Skippy25

join:2000-09-13
Hazelwood, MO
reply to BosstonesOwn

Fiber eats 10gig as a small snack between brunch and lunch.



Vchat20
Landing is the REAL challenge
Premium
join:2003-09-16
Columbus, OH
reply to silbaco

said by silbaco:

No. 2. is not true. It depends on the provider entirely. I have seen some providers selling download/upload at a 100/1 ratio over fiber.

They sell those plans, but it is not a technical limitation. The tech is fully symmetrical by design. On the other hand, Cable and DSL are both asymmetrical by design and upload speeds there cannot go much higher than they are now.
--
I swear, some people should have pace-makers installed to free up the resources. Breathing and heart beat taxes their whole system, all of their brain cells wasted on life support.-two bit brains, and the second bit is wasted on parity! ~head_spaz

BosstonesOwn

join:2002-12-15
Wakefield, MA
Reviews:
·Verizon FiOS
reply to Skippy25

Ahhh I trunk Ports for Multiple of 10 gig on cisco for my storage gear, The core guys here have done it up to 80 gig as long as the switches support it.

Besides how many home users have 10 gig capable gear exactly? And how many ftth sellers have 10 gig ports on their home network gear ? Better yet how many offer a 10 gig option inside the service area ?

0 , in the datacenter 10 gig port are still pretty expensive and doing distance has to be fiber. sfp+ are really only for short interconnects and connecting the hosts to their switch. Incase you missed the sarcasm in the smiley.
--
"It's always funny until someone gets hurt......and then it's absolutely friggin' hysterical!"


JohnSJ

join:2004-08-14
Lafayette, LA
reply to massysett

Folks seem to think that the only limit here is Google's. It's not.

Netflix streams its videos at a set rate according to how each movie you choose to use is encoded. Netflix's encoding tops out about 4.8 Mbps for HD, and a little over 2 Mbps for SD. That's all they need push....except a bit of a buffer at the beginning I suspect. So most of the time it's just coasting at the encoding rate.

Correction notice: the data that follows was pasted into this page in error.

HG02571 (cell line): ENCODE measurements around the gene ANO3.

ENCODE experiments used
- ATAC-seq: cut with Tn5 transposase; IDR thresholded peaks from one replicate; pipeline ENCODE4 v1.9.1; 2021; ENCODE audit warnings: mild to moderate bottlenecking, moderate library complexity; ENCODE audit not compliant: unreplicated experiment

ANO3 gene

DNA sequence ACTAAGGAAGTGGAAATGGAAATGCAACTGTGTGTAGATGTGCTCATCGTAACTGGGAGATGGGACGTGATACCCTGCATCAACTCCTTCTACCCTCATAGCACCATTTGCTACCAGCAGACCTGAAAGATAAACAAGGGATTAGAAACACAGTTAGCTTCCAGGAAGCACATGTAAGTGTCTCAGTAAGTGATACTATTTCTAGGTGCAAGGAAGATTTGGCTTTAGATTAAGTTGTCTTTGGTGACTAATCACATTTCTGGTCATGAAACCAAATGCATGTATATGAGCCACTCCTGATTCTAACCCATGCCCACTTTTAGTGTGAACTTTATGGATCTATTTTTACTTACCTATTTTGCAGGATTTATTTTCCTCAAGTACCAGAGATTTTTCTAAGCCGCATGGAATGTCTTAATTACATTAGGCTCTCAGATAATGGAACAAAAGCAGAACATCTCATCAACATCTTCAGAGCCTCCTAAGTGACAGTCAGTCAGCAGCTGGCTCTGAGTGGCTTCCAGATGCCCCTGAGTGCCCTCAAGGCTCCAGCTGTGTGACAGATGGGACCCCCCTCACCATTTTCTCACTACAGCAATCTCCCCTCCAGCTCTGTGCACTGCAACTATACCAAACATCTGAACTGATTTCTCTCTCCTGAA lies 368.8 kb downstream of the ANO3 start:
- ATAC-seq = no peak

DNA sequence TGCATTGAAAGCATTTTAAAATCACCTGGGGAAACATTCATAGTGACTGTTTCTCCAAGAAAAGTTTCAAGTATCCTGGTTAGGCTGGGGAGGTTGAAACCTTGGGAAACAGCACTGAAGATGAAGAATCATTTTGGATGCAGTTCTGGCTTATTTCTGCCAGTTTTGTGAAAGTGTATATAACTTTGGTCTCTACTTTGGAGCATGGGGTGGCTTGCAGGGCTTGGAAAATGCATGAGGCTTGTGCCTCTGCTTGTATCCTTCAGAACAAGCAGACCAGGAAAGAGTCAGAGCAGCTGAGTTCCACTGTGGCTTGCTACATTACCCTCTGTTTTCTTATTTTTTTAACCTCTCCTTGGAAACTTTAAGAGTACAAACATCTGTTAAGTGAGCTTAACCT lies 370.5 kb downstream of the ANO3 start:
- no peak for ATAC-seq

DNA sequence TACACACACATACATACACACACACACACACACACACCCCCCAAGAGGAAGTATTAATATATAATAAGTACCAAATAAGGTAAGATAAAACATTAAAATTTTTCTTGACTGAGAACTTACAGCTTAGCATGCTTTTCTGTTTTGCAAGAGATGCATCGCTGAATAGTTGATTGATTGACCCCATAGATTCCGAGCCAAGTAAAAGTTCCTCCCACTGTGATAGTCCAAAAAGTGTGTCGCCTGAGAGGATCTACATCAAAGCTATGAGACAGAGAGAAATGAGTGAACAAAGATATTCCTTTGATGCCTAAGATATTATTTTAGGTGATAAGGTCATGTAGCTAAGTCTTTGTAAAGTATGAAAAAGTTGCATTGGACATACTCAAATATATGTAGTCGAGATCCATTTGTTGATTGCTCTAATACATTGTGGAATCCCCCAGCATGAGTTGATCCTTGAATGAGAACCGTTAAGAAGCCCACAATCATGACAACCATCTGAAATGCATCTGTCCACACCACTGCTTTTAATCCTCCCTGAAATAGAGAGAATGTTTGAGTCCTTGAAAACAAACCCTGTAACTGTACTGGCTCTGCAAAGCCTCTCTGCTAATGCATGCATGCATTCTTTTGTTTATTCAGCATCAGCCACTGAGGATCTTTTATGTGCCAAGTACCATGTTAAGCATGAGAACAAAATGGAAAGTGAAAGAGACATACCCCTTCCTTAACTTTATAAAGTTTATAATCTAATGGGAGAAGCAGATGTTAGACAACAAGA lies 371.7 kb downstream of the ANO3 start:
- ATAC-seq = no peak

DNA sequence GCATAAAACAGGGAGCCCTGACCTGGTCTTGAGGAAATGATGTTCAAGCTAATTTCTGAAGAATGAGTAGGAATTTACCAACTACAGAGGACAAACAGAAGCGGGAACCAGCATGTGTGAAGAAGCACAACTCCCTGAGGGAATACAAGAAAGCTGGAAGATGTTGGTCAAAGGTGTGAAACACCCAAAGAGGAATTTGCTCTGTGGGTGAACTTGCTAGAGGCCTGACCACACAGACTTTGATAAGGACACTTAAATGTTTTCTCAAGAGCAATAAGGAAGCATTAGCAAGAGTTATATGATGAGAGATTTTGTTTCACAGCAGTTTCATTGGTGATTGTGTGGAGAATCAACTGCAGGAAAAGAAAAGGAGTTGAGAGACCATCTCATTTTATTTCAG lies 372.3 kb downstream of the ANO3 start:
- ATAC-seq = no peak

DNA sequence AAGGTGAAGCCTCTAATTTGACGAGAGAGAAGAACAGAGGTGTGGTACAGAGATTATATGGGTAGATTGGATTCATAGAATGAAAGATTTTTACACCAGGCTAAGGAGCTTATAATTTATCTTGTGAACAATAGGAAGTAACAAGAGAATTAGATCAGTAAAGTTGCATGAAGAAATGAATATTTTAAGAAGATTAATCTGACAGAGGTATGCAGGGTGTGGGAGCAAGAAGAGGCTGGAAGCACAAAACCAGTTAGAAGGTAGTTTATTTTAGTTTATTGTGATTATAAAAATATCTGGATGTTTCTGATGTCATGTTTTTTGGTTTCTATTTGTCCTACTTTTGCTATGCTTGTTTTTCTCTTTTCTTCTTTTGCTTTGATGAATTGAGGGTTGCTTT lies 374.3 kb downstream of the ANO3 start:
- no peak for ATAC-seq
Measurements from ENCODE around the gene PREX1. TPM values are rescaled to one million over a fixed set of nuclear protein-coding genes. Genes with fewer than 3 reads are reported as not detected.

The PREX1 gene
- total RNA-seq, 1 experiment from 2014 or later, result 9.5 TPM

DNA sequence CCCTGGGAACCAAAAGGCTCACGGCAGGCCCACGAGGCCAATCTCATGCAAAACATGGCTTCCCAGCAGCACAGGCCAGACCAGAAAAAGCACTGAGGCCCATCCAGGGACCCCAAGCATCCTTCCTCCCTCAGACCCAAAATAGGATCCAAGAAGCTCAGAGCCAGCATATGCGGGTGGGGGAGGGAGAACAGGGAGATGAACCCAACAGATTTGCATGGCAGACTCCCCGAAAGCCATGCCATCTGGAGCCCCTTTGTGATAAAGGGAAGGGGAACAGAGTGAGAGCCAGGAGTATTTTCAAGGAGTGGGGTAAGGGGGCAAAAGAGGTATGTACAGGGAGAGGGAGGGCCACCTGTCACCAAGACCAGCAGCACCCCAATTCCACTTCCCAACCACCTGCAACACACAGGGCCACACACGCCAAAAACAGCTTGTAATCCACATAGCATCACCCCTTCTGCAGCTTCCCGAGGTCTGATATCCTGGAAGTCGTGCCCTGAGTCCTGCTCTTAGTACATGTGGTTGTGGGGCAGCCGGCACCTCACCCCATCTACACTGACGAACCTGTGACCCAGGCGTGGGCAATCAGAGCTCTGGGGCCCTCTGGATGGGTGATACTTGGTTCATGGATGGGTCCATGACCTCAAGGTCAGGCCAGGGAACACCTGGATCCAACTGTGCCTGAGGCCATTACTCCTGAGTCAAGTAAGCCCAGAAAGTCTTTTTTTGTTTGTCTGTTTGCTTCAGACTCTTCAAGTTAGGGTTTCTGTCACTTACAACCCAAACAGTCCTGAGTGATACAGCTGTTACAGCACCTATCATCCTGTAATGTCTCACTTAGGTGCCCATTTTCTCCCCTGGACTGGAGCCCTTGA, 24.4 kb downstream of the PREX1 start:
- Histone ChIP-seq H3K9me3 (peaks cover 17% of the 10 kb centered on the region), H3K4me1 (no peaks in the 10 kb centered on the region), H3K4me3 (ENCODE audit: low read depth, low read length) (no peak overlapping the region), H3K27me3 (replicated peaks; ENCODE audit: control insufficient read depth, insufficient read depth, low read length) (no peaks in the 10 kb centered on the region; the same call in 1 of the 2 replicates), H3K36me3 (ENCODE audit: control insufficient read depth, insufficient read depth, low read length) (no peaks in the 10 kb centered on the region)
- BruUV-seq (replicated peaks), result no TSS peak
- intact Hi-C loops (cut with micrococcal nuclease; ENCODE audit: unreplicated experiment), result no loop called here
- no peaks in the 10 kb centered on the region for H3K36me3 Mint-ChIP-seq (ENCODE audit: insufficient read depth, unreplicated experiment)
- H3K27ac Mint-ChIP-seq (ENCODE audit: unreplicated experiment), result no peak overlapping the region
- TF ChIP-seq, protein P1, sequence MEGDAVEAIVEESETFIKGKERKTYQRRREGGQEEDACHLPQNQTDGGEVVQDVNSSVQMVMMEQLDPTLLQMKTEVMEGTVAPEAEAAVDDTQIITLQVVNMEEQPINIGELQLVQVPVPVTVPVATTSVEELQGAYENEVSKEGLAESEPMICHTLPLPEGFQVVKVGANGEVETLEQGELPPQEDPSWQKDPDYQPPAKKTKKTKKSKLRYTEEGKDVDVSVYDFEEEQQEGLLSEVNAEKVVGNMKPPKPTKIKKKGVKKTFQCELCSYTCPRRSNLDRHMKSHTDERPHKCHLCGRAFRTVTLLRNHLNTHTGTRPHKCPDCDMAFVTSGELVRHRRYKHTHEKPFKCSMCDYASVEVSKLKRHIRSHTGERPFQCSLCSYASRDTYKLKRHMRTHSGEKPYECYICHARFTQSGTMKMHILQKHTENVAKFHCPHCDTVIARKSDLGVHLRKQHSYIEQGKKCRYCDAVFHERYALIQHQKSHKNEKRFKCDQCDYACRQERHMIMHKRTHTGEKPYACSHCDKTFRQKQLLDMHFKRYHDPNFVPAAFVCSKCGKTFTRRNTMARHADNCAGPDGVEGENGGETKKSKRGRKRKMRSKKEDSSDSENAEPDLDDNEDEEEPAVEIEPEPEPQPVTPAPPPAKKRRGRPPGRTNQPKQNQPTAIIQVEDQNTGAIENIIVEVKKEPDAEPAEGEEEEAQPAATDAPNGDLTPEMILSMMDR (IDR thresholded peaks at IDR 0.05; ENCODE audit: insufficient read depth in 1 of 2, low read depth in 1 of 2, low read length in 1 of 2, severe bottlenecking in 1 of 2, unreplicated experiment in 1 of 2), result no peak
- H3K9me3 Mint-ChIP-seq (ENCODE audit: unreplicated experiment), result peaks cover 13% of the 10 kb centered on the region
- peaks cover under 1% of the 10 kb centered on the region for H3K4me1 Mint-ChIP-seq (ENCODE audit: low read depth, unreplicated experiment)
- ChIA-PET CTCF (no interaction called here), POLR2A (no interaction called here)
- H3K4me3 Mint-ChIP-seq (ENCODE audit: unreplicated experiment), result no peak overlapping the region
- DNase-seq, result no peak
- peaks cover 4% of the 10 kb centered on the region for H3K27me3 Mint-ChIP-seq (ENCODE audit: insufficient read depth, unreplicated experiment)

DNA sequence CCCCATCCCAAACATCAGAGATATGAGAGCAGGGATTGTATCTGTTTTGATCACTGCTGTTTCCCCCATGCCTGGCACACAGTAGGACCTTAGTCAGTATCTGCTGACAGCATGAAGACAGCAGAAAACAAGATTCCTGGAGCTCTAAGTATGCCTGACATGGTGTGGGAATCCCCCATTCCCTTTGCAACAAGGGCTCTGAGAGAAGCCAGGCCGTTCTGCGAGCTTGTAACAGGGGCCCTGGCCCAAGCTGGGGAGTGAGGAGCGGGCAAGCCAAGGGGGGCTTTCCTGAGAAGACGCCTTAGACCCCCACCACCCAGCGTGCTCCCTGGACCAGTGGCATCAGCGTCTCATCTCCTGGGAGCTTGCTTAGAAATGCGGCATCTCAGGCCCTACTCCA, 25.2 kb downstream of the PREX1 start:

So the oddly low numbers for _all_ the providers is just more pronounced for Google Fiber. I suspect that the Google numbers represent pretty near the max for the mix of SD and HD that Netflix subscribers download.

When Netflix feels able to use more bandwidth they will improve the HD codec to a less compressed version and there will be more headroom for FTTH to shine. That would push their HD streaming to around 7 I think. And then there's 3D and later that crazy 4K stuff. They've got good reasons of their own to want Google to look good. Fiber will give them the headroom they want to really improve their service.

(It's worth noticing that Netflix is not waiting on Google or the Muni's to hand them bandwidth on a platter. It is right now building its own CDN to get it's content _inside_ the big networks like Cox and Comcast--Charter just signed on�€”and is only offering their least compressed HD and 3D catalogs over ISPs who have already joined their free to the ISP CDN by putting content on a cache inside their network or pull directly from a big, fast peering center. Look up "open connect." You'll need a minimum of 7 megs to use it even if your ISP joins up and puts a cache next door.)